The basis of collage with is associated with humor and entertainment forms its captivating content, an element for passing its information. Materials that are used for collage are normally readily available old objects that have been disregarded. Use of new materials in the art is not restricted but again not considered to add value to the collage work. It is thus a considerably less expensive process as compared to other artistic communications avenues such as painting that requires newly acquired materials that consequently calls for extensive financial commitment. Its relative affordability together with its captivating elements makes collage a good avenue for communication especially in social campaigns. This becomes specifically effective if the entire society is integrated in the collage representation (Learning, 10).
Other collage artists
There are a number of collage artists that have also been significantly felt because of their contribution in collage. Apart from Michael Anderson, Oliver…… [Read More]
In this regard, Nead notes that because she was an art lover, Richardson experienced a moral dilemma in her decision to attack "The Rokeby Venus," but she felt compelled to do so anyway based on her perception that the government was failing to act responsibility towards women in general and the suffragettes in particular. "In her statement during her trial, Richardson appears calm and articulate and nothing is said explicitly about any objections that she might have had to a female nude. Indeed, it was not until an interview given in 1952 that Richardson gave an additional reason for choosing the Velazquez: 'I didn't like the way men visitors to the gallery gaped at it all day'" (emphasis added) (Nead 36).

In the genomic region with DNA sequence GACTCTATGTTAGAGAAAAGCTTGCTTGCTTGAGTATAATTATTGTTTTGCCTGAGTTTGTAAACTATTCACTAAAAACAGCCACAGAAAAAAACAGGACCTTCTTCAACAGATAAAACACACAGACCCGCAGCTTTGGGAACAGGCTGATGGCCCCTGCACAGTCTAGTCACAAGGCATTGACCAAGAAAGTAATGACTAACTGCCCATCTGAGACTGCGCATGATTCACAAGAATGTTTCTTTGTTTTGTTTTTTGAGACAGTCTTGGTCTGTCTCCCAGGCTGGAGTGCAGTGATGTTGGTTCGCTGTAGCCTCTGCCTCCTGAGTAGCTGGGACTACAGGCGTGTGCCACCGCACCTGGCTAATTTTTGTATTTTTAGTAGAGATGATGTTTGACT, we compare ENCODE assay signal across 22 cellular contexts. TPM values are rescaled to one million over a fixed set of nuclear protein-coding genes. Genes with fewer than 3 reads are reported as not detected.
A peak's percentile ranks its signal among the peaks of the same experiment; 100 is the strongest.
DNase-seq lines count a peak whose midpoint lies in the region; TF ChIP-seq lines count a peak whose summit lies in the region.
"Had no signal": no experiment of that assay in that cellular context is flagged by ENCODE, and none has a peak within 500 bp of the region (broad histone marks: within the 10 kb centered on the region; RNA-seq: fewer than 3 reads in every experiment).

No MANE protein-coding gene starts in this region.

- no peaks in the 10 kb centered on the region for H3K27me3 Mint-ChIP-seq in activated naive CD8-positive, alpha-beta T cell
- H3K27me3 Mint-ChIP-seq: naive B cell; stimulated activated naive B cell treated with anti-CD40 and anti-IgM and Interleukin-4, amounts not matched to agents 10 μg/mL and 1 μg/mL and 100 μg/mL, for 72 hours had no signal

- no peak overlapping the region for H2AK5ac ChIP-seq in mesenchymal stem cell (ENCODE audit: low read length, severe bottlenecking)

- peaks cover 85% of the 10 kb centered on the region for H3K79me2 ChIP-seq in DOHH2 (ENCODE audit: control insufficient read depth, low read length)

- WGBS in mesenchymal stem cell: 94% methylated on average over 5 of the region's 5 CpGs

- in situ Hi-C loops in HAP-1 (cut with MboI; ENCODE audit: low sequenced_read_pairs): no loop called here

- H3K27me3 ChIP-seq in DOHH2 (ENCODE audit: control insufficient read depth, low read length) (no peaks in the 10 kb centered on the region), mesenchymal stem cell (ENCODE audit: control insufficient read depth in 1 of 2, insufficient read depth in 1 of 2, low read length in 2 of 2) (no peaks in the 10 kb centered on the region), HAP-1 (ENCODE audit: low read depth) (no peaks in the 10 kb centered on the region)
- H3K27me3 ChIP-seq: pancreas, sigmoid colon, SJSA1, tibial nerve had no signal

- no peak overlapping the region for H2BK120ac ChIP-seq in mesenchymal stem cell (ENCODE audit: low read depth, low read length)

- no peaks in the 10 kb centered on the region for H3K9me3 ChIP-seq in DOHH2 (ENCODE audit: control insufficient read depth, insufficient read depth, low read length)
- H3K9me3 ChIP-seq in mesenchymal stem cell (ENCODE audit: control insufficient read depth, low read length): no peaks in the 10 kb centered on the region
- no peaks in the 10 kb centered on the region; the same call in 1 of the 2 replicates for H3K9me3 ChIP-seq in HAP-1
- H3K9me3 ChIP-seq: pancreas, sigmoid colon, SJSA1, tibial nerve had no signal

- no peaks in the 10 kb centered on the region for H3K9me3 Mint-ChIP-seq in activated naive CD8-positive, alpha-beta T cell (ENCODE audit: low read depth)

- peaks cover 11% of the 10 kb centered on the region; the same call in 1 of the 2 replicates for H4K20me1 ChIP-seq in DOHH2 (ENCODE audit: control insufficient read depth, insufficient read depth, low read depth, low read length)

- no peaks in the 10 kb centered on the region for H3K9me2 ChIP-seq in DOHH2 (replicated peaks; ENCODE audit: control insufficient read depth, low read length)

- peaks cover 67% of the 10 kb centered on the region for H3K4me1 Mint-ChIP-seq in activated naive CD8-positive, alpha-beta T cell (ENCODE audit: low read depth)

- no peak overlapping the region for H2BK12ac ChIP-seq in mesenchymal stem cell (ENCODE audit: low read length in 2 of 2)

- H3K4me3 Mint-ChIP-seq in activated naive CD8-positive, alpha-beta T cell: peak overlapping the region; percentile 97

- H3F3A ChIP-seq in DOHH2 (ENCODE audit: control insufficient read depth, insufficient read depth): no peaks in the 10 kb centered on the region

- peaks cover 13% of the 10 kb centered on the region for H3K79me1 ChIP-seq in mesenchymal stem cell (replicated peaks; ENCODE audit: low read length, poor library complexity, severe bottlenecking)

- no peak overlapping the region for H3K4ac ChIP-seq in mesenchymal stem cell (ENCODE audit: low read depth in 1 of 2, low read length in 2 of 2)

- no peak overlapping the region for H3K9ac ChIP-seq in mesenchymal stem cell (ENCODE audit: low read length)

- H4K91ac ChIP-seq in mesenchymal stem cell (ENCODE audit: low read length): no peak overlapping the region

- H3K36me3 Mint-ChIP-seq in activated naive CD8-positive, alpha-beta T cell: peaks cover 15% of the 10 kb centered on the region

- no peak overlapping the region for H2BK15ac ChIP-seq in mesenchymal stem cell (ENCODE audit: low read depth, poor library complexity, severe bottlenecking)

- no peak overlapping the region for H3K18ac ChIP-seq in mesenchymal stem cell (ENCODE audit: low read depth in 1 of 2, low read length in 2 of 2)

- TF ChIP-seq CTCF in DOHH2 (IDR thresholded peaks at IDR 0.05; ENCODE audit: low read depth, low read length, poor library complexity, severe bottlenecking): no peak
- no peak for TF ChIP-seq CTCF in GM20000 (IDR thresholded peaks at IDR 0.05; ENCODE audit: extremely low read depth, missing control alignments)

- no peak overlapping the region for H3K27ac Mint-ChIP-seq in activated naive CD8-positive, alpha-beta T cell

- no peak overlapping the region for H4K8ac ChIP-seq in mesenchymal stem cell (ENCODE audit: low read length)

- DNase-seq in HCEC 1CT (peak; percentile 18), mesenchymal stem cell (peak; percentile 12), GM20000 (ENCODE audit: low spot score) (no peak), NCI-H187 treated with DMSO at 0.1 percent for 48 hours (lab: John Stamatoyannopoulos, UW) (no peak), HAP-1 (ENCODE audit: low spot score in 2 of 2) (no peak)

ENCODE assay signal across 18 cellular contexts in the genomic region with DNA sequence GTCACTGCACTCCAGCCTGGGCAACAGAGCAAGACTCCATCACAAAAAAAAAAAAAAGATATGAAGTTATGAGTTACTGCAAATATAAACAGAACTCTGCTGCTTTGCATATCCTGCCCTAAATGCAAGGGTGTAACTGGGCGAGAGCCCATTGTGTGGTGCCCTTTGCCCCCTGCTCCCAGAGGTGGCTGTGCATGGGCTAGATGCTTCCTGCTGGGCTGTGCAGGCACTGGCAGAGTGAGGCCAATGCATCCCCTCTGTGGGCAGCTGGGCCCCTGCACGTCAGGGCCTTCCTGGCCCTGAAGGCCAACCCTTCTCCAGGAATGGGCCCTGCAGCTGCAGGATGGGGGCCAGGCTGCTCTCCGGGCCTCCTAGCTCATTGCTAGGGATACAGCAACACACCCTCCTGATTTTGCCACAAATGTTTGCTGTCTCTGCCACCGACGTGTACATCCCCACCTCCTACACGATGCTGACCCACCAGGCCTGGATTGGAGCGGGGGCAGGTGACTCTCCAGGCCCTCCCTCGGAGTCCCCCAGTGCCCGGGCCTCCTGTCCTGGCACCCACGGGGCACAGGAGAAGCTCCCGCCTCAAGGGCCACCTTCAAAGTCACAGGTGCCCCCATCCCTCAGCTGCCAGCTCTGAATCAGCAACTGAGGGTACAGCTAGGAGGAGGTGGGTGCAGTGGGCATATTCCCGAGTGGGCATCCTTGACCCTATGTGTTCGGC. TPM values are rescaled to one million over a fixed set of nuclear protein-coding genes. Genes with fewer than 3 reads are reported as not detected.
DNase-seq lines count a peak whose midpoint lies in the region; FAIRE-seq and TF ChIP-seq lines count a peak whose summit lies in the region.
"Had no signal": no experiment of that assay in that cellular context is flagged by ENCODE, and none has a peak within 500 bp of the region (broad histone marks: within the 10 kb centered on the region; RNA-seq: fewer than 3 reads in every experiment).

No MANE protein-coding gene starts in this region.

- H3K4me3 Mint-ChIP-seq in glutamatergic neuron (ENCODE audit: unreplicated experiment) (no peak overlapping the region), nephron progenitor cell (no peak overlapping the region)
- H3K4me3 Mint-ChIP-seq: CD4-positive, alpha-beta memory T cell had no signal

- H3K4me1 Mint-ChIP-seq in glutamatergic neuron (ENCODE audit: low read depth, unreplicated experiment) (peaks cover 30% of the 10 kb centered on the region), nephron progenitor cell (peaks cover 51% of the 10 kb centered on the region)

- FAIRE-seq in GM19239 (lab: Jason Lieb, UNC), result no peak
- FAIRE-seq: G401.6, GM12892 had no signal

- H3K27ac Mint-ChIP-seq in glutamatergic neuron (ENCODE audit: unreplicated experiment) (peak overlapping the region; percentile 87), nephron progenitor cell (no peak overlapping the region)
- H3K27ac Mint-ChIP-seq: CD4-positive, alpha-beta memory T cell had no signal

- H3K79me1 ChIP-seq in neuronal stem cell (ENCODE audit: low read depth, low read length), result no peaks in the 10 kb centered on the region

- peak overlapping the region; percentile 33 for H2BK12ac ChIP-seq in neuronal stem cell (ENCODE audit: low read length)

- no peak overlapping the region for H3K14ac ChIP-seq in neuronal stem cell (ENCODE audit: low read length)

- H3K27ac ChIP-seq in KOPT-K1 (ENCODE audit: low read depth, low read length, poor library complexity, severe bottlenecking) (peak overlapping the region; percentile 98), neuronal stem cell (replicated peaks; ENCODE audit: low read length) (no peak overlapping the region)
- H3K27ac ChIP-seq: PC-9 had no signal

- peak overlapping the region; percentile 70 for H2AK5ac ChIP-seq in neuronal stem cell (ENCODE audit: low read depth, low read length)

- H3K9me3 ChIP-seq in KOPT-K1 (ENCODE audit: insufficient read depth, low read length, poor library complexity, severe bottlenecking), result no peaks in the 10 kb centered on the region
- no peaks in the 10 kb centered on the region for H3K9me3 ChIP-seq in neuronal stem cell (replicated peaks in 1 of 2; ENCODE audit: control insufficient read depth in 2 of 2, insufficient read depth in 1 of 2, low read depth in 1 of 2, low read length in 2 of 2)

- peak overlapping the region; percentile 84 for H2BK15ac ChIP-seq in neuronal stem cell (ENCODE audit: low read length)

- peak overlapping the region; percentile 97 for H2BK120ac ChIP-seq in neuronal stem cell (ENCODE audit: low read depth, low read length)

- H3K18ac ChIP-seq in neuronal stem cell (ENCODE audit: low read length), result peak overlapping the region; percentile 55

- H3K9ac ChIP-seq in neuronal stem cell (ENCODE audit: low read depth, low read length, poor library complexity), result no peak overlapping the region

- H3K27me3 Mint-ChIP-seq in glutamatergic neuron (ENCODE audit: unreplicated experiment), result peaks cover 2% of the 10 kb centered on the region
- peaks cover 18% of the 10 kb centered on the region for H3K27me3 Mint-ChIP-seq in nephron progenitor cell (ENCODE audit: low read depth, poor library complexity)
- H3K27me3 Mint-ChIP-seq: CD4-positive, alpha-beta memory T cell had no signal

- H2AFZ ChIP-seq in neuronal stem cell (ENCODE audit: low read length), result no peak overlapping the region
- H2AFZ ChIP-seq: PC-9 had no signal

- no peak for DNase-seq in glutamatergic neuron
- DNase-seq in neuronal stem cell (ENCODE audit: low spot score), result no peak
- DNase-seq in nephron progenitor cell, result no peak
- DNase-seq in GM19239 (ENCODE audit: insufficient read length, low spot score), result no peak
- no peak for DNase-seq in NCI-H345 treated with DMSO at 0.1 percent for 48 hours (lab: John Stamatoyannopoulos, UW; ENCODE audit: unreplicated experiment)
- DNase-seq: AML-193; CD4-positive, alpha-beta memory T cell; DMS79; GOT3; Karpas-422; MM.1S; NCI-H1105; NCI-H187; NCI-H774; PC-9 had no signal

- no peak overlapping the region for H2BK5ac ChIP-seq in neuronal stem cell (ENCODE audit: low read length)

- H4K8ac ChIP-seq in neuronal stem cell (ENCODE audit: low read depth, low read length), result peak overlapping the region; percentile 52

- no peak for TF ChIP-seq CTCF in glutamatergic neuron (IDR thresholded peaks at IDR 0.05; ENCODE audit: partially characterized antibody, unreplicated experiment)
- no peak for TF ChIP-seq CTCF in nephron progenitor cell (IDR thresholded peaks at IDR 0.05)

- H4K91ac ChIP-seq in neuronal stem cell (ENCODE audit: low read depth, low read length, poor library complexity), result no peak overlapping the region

Figure 1. Velazquez, The Rokeby Venus.
Source: The Social Construction of Gender, 2006.
According to Mann (2002), functionalism could help explain the attack by Richardson on "The Rokeby…… [Read More]
Roy Lichtenstein -- Stepping Out is a painting done in oil and magna on canvas by Roy Lichtenstein. (Magna is a plastic painting product made of permanent pigment ground in acrylic resen with solvents and plasticizer. This material mixes with turpentine and mineral spirits and dries rapidly with a mat finish) (www.artlex.com/ArtLex/M.html).Painted in 1978, this work is 85 inches in heighth and 70 inches in width, 218.4 cm by 177.8 cm. This work of art, accession number 1980,420, is located at The Metropolitan Museum of Art in New York (5th Avenue and 82nd Street). It was purchased in 1980 as a Lila Acheson Wallace Gift with additional funding through the Arthur Hoppock Hearn Fund, the Arthur Lejwa Fund, in honor of Jean Arp; the ernhill Fund, the Joseph H. Hazen Foundation Inc., the Samuel I. Newhouse Foundation Inc., and gifts fromWalter areiss, Marie annon McHenry, Louise Smith, and…… [Read More]
In essence, this painting "mixes a toothpaste smile with the grimace of a death's head" and symbolizes the true work of an American "action" painter (de la Croix & Tansey, 774).